I don’t know about you, but I’ve had a few brushes with fame in my life. Of these celebrity encounters, one has always stuck with me, though. One which always made me question what makes for good role models.
At a 1994 FIBA World Basketball Championship game, when I was a kid, NBA star Toni Kukoc happened to be in the stands. This totally got me starstruck. People were coming up to him in his seat, between breaks, so figured I’d ask him for an autograph, too. I remember being super nervous as I got closer and closer to him. When I did get near, I didn’t get a chance to speak, unfortunately. Mr Kukoc, without looking at me, said “Get out of my face.”
I couldn’t believe it…..but he then said it again!
The dude he was with also told me to go away, which I quickly did. Once the shock wore off, I can’t say that I was really upset about the incident. It was more of a disappointed, angry feeling. However, because of that one moment, in my opinion, Mr. Kukoc (who may be a swell guy, to others) was, and always will be, a jerk.
Let’s now talk about the other day, when like father, like son, B had a similar “celebrity” encounter.
It happened at a Toronto Raptors 905 NBA G-League game. B was there with his basketball teammates and their parents, which included yours truly. Midway through the game, a bunch of them noticed Fred VanVleet, point guard for the Toronto Raptors, was also in attendance. Like any 8-10 year old hoops fans, they were excited about seeing a real life NBA player. So, at halftime, one of the other dads in our group took the boys down, to meet Mr. VanVleet, and get autographs.
Now, to be fair, I didn’t see what exactly happened next. I can only go by what B and the other parents told me. I saw the group down near where Mr. VanVleet was, and then I looked away for a bit. When I look back, I saw the group walking towards our section, with a bunch of disappointed faces. From my understanding, Mr. VanVleet saw the team approaching, and legit turned his back on them to talk to someone else instead. A 905 representative came over as well, to tell the boys that Fred VanVleet “wasn’t available”. I guess the optics of it were savage, as one of the dads got really worked up when he saw the incident occur.
Now look, there are always two sides to every story. For all we know, Mr. VanVleet was having a bad day, and is normally very accommodating to his young fans. It could have been a case of bad timing and miscommunication. He could possibly have been sick, and didn’t want to infect the boys with his illness. Or, maybe, he just wanted to enjoy the game, without having to interact with the general public. In any event, why he wouldn’t be more appreciative to the ones who put him on a pedestal so he can make a comfortable living playing a freaking game?
I understand that, in our culture, we tend to idolize, romanticize and build up celebrities. They are what pass for good role models. Shoot, I remember last year, when B and I went to a 905 game, Mr. VanVleet was on that team, as just another guy. I don’t think he had many people looking to take selfies or get an autograph then. To go from there, to now playing a regular role on one of the best teams in the NBA, well, I’m sure a lot of stuff comes with that. It’s just like if anybody in any job works their way up to become successful. You hope that they remain decently humble and stuff doesn’t go to their head, but that’s not always the case.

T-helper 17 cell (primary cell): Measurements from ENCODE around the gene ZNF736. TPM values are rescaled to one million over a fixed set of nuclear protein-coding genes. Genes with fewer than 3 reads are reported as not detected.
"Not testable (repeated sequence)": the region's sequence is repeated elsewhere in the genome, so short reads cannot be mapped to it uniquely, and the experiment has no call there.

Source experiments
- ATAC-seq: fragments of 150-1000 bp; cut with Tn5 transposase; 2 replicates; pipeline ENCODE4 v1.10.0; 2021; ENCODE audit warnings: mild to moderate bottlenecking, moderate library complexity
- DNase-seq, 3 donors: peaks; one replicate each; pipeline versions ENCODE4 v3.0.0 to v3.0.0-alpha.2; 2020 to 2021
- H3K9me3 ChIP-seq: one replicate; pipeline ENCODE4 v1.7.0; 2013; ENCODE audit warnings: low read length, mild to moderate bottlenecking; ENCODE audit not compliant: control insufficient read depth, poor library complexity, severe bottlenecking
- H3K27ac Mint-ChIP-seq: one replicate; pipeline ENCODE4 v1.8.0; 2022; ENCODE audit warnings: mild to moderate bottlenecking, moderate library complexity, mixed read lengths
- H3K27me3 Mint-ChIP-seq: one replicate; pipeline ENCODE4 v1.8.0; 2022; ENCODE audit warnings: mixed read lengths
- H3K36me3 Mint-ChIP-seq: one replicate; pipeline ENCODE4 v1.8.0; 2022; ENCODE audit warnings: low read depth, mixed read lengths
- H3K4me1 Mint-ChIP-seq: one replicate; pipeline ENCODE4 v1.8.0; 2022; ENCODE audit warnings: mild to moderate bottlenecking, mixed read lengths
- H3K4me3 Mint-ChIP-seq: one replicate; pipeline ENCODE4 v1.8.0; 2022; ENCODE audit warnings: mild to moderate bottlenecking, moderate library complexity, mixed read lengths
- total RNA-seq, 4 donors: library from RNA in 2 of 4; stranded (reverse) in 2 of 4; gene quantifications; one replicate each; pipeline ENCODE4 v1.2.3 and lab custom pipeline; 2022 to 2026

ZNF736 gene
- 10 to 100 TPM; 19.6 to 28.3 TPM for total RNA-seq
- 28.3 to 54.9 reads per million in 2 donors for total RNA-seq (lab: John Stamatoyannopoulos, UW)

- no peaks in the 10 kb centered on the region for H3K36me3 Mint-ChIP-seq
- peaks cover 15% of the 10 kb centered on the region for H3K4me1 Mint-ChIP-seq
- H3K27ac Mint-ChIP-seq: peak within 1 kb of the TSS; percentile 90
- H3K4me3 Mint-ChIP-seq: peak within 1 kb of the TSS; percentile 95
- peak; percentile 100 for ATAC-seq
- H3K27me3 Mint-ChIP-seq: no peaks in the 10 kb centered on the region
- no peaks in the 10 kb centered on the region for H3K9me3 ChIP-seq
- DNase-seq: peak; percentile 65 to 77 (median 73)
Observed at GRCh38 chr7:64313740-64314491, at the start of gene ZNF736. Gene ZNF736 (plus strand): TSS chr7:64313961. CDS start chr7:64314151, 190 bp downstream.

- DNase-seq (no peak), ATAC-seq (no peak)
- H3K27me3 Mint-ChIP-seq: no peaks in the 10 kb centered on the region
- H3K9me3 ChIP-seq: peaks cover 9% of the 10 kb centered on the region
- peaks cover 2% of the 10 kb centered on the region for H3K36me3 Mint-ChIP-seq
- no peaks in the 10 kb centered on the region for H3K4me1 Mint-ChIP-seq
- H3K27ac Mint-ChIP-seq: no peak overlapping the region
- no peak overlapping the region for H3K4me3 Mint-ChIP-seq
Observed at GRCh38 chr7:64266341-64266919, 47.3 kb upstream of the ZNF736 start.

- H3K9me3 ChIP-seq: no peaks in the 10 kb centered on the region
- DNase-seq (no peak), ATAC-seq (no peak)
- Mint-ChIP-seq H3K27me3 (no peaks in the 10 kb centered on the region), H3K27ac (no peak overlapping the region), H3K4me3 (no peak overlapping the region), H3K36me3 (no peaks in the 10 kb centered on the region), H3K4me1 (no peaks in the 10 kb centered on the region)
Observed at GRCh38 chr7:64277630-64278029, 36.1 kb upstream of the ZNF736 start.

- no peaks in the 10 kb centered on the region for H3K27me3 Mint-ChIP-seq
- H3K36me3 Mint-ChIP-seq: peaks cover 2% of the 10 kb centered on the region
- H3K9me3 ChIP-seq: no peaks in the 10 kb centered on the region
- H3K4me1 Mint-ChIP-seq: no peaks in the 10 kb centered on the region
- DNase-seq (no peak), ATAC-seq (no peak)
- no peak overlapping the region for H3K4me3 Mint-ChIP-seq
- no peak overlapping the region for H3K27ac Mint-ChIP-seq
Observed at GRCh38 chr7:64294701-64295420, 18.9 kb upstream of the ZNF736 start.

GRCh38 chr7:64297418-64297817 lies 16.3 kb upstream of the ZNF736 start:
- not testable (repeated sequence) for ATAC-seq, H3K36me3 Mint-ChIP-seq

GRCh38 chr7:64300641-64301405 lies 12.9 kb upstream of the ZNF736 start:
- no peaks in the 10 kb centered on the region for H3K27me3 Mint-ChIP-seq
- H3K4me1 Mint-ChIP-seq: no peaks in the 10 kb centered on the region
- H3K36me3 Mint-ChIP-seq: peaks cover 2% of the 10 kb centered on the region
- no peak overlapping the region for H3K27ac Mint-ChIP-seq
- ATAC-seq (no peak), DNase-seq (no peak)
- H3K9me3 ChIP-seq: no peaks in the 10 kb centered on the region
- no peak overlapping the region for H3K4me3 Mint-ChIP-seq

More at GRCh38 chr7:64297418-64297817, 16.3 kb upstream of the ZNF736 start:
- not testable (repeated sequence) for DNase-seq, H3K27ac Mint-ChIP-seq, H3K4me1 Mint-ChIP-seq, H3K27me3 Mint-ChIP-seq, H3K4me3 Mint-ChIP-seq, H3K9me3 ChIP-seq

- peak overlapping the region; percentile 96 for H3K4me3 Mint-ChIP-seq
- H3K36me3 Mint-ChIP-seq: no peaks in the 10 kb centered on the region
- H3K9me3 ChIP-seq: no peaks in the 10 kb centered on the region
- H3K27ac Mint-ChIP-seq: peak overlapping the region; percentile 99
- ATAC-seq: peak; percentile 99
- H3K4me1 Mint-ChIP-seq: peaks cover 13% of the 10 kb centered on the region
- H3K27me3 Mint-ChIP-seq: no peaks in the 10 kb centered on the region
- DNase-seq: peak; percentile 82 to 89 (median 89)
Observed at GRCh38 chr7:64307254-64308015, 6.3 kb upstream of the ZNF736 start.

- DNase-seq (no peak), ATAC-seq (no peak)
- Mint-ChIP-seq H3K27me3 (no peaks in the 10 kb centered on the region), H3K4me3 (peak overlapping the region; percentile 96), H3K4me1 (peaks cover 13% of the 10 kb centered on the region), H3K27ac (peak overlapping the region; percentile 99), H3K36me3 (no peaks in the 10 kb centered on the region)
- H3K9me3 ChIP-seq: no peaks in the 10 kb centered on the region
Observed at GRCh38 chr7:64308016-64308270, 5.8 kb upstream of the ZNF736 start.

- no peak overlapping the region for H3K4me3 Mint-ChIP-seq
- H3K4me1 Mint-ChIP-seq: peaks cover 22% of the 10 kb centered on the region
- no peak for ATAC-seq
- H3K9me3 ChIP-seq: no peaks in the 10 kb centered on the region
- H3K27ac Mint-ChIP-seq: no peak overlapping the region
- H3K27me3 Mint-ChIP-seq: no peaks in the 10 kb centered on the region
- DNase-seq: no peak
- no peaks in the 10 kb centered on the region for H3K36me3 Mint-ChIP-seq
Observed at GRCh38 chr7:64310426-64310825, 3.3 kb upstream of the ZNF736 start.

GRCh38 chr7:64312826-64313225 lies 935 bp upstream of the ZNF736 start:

Yet, who are we to judge, if the celebrities we make for good role models turn out not to be who we thought they were? They’re human beings, too. They don’t owe us anything. If they want to turn their back to ignore a group of kids, in spite of how bad it might reflect on them and their employer, it’s their choice, right?
Like Charles Barkley said back in the day – just because someone can dunk a basketball shouldn’t make them a role model. Just because someone plays a hero in a movie doesn’t mean that they aren’t a scummy deviant once the camera stops rolling. I guess that’s on us, for buying into the facade, when the truth emerges. With all that said, finding out Toni Kukoc is a jerk still kind of hit me the same way as when I found out Santa Claus wasn’t real. It sucked.
Ok, rambling over.
Unlike my Kukoc experience, B’s night ended on a happy note. At the end of the game, B’s team went down to high five the 905s as they walked off the court. Bruno Caboclo, sometime Raptor/sometime 905er, on his way out, high fived everyone, AND signed every autograph, no questions asked. The kids were pumped and had the biggest smiles when they came back to us. This made their night, including B’s, who doesn’t want me to wash his autographed shirt now!
Actions speak louder than words. And when you’re on a pedestal, good role models or not, it can go a long way in affecting how you’re perceived.
Fred VanVleet, you lost some young fans that night, bro, sorry. Bruno Caboclo, on the other hand, gained a bunch.